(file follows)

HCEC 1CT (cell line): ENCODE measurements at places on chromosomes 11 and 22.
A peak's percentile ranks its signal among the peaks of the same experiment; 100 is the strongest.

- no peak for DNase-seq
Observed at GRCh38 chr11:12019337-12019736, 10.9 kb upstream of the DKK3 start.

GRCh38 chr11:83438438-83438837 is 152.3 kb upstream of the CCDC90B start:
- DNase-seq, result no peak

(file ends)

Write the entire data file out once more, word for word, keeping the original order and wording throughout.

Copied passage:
HCEC 1CT (cell line): ENCODE measurements at places on chromosomes 11 and 22.
A peak's percentile ranks its signal among the peaks of the same experiment; 100 is the strongest.

- no peak for DNase-seq
Observed at GRCh38 chr11:12019337-12019736, 10.9 kb upstream of the DKK3 start.

GRCh38 chr11:83438438-83438837 is 152.3 kb upstream of the CCDC90B start:
- DNase-seq, result no peak